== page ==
Let the reader observe the chain of reasons, which never ceases to surprise.// In the petition he addresses to the government, Brás Cubas draws attention to the Christian results of his invention; to friends, he confesses that he hopes to make a profit.// So far, nothing particular: discovering the calculation behind the generous façade is the normal movement of the realist novel. A movement, incidentally, that indicates the link — critical — between this type of novel and the individualist order that capitalism was creating.// It turns out that this is not the final explanation. After her, there is another, stranger, coming from beyond the grave, where there is no reason to disguise. The real reason for the deceased had been in the taste for the poster, in the eagerness to see the name in print. In other words, the calculation of profit was… an excuse.// Thus, the pursuit of economic advantage covers the desire for personal recognition, and not vice versa. The hope of gain is an appearance, and in this respect it is no different from the Christian inspiration in petitioning the government. Both conceal the passion for notoriety, which is the only true reason.// This same conjunction reappears at the end of the paragraph: 'So, my idea had two faces, like medals, one turned towards the public, the other towards me. On the one hand, philanthropy and profit; on the other hand, seat of named. Let's say: — love of glory'. Contrary to what you might expect, philanthropy and profit are not opposites. On the contrary, they are hand in hand, and on the same side of the medal: on the confessable side facing the public. In the other, which is the true and secret one, is the 'name seat'. This is the private and effective reality, as opposed to public appearances, supported by Christian sentiment as much as by economic ambition.// In short, to Brás Cubas, selfish calculation appears as something socially appreciable, which should even be proclaimed, very different of the hidden and somber engine of modern life, to which the realist European novel has accustomed us. This is a first originality. Furthermore, economic calculation is not a reason part, but an alibi for another, more secret, less serious, and truest desire of all—which is another originality. Economy and Christianity are frivolities to show off, while the thirst for attention and posterity, which one would say pure frivolity, is placed as the ultimate instance of reality. // What to think of this unexpected — and so to speak frivolous — ordering of causes?” (What time is it? P. 116-118, emphasis added).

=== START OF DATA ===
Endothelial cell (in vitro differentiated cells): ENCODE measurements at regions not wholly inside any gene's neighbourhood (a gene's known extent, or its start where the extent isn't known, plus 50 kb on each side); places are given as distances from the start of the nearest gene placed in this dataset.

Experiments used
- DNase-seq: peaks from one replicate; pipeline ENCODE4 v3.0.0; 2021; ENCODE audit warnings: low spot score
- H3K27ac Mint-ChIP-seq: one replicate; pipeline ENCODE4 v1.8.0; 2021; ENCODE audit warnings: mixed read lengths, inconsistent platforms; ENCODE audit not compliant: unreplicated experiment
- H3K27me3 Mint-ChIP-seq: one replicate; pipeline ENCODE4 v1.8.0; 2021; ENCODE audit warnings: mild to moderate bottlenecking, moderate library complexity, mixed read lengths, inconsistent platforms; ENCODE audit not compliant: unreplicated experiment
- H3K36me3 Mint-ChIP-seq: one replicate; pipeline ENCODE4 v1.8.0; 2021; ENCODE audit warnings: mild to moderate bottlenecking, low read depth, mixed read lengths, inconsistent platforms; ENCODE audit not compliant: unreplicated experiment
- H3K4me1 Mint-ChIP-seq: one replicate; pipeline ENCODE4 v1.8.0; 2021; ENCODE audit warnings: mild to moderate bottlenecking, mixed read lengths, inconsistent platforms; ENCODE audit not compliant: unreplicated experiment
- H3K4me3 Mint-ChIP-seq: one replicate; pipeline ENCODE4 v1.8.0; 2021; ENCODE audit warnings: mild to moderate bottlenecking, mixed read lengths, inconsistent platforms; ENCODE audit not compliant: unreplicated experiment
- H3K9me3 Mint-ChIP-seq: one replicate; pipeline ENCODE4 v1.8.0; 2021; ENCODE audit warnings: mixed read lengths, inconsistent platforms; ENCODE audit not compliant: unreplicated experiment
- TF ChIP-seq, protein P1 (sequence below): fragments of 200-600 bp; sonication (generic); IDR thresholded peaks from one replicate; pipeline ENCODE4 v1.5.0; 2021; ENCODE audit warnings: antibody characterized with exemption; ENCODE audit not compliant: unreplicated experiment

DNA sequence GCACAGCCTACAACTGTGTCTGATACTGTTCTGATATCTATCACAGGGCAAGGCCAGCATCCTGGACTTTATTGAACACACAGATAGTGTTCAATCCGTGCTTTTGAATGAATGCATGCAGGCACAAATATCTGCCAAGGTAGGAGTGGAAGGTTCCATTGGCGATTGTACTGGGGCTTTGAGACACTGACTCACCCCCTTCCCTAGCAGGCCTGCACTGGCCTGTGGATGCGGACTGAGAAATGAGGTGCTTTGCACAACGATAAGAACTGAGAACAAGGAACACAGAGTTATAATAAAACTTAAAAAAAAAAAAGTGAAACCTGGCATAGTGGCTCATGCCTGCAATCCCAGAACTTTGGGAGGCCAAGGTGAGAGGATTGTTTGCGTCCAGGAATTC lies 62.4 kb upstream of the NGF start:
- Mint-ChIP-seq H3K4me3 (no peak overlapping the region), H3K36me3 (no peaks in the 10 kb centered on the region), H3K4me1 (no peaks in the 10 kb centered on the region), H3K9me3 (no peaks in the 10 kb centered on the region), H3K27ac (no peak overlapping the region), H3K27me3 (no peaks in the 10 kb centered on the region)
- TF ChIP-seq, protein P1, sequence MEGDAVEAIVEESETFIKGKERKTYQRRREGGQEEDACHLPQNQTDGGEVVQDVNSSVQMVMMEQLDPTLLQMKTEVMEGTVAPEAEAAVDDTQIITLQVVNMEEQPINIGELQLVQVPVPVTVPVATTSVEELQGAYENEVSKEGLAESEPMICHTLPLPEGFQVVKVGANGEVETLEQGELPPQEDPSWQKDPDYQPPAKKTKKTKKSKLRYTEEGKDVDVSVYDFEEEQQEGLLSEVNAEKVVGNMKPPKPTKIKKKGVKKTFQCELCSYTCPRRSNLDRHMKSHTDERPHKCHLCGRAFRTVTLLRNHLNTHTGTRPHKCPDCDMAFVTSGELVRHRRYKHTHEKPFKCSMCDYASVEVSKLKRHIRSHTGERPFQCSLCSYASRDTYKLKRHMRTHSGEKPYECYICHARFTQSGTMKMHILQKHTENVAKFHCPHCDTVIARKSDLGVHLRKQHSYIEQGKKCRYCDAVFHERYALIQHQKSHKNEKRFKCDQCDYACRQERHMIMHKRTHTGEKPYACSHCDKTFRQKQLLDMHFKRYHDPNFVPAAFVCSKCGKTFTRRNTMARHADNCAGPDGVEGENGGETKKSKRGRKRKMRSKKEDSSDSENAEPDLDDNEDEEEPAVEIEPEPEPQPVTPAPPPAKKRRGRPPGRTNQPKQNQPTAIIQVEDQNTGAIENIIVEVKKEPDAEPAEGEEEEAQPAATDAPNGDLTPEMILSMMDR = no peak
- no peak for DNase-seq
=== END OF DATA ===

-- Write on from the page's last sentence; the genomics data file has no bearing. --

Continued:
[34]“It means the country is closed in all directions; that many avenues that could offer a livelihood to men of talent, but without mercantile qualities, such as literature, science, the press, the teaching profession, are still nothing more than alleys, and others, in which practical men, of industrial tendencies , could prosper, are due to lack of credit, or the narrowness of trade, or the rudimentary structure of our economic life, so many other walled doors” (Joaquim Nabuco, Abolitionism, “Social and political influences of slavery”, 1st edition 1884).